A Dirty Little Secret Revealed: Broker Commissions and Investment Fees
A simple fact: Investors earn returns net of expenses. The dirty little secret: There are six expenses common with most stockbrokers and fee-based financial/retirement planners. These expenses are largely hidden from the investment public; but make no mistake, they are real and damaging to a portfolio. These expenses are often so high and variable that significant conflicts of interest arise between a broker and the client.
The six expenses are: 1) commissions paid to brokers; 2) operating expenses; 3) the cost of cash (cash earns lower returns than stocks over time); 4) turnover (bid offer spreads and commissions); 5) market impact costs (when a fund buys or sells a large block of stock, it can cause the price to move below its current bid or above its current offer); and 6) taxes, for taxable accounts.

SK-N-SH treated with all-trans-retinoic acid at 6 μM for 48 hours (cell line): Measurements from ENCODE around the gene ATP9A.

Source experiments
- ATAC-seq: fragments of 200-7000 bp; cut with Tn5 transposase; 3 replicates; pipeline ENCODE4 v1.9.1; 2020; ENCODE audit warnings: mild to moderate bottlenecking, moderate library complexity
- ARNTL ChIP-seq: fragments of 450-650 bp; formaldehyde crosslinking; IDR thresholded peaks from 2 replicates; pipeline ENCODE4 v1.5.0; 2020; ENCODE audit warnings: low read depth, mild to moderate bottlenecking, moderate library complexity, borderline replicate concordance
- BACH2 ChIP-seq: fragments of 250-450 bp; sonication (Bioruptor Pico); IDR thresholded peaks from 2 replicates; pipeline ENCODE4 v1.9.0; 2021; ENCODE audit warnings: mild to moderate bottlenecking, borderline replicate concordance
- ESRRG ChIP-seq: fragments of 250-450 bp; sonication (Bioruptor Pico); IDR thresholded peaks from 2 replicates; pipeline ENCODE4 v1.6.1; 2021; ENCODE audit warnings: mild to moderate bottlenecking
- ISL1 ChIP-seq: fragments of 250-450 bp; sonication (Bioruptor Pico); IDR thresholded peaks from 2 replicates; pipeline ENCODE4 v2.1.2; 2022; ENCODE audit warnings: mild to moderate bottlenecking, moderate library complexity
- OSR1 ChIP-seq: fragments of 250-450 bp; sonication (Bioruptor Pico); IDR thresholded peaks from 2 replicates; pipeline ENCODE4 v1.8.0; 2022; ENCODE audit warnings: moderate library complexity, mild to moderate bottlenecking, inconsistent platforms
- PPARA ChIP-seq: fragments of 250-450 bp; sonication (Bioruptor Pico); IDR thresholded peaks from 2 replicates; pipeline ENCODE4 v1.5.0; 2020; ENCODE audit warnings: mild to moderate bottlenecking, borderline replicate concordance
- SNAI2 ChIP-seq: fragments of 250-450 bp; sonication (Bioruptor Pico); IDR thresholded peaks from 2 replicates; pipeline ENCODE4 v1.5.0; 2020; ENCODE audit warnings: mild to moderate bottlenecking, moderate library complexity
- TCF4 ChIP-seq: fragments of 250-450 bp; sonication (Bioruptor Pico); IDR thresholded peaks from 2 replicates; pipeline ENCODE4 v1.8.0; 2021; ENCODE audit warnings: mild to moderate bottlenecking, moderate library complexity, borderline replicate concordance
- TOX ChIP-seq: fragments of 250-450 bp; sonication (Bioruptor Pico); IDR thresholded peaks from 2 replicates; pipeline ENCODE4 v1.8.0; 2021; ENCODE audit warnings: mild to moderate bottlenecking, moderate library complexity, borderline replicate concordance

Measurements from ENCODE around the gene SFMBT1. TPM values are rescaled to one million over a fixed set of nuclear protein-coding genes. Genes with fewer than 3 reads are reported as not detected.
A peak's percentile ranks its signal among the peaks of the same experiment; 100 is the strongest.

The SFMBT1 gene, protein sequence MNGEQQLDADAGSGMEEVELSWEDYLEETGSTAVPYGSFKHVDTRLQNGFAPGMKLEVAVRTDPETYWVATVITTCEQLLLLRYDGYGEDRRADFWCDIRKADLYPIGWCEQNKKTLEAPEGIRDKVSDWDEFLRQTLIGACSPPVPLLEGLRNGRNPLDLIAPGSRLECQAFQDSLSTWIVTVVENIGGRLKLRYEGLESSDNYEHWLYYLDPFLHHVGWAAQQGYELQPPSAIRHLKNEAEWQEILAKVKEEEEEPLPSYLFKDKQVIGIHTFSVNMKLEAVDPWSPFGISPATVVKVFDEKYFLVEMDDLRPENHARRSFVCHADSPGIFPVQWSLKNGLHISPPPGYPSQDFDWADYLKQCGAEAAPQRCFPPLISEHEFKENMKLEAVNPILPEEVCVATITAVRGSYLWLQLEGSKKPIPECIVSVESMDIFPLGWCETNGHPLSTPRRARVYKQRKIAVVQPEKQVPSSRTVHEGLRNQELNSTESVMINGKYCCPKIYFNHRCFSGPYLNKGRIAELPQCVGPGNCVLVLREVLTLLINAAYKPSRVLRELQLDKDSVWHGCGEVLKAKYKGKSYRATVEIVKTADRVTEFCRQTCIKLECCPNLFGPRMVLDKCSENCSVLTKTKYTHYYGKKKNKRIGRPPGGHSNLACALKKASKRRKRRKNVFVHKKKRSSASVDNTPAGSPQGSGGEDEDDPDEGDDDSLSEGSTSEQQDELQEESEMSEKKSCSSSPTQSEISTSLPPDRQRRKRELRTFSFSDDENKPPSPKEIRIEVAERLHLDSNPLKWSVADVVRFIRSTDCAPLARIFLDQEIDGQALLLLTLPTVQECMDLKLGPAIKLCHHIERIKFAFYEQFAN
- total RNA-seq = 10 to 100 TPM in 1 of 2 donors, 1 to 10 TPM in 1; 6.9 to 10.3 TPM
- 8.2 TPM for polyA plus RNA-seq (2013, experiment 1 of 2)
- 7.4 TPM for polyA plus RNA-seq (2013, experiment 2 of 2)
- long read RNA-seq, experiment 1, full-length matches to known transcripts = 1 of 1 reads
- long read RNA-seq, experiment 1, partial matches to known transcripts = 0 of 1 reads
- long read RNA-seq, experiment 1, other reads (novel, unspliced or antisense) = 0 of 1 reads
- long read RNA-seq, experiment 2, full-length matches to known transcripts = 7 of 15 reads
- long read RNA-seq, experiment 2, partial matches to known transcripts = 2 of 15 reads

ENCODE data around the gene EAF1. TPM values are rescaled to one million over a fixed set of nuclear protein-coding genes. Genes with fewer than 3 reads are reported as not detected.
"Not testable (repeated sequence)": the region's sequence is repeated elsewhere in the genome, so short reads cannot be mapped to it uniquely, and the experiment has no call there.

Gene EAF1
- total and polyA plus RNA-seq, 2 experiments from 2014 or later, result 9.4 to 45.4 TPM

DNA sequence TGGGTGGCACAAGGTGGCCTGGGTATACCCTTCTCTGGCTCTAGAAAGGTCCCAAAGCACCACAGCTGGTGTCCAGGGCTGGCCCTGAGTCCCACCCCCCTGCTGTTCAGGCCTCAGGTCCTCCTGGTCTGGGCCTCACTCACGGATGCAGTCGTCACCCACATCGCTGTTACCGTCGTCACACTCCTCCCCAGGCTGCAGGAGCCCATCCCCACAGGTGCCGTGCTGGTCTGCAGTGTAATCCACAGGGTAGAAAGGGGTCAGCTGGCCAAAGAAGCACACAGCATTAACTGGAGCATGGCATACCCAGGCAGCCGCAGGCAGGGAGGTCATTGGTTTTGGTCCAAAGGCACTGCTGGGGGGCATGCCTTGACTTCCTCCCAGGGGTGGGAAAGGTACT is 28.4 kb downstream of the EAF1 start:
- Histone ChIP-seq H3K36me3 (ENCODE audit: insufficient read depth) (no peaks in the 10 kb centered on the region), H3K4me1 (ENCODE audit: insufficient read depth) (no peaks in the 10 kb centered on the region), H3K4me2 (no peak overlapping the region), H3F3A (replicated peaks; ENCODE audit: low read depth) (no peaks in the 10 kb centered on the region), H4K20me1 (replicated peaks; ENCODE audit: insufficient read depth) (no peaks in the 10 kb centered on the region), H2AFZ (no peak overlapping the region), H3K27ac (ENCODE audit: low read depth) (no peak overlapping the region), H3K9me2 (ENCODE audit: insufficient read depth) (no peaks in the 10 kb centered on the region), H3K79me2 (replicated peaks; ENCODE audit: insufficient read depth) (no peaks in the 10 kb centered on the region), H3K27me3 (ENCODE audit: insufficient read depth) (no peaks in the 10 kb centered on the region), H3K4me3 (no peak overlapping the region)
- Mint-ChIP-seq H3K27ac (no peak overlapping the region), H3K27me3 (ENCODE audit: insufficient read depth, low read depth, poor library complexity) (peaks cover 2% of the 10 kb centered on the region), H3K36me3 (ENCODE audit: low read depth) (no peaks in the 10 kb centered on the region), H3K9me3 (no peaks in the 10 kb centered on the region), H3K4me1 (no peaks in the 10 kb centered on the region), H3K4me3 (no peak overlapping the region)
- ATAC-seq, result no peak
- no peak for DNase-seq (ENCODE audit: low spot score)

For those who believe that their adviser is not a broker but rather an “investment adviser,” “retirement planner” or “wealth manager,” most likely they are mistaken, as these salespeople are typically licensed brokers. In fact, some NASD Series 6 or 7 brokers are not as forthright as they should be in disclosing to their clients or prospective clients that they are indeed brokers, which by law largely restricts them to being commission or fee-based client order-takers (salespersons) and not “advisers” as defined by the Securities and Exchange Commission.
Conflicts of interest created by loads and commissions
Brokers are permitted to select investment alternatives for their clients based upon the amount of their commission as long as the suitability requirement is not breached. The suitability requirement is a very low legal threshold and hardly protective of the investing public. Beyond suitability, the relationship is caveat emptor or “let the buyer beware,” hardly the professional relationship that is advertised and promoted by the large brokerage firms and even further from a fiduciary relationship which is the highest duty recognized by law. Conflicts of interest, a commercial relationship (as opposed to fiduciary) and commissions do not make for an objective and independent adviser.
Commissions—a real drag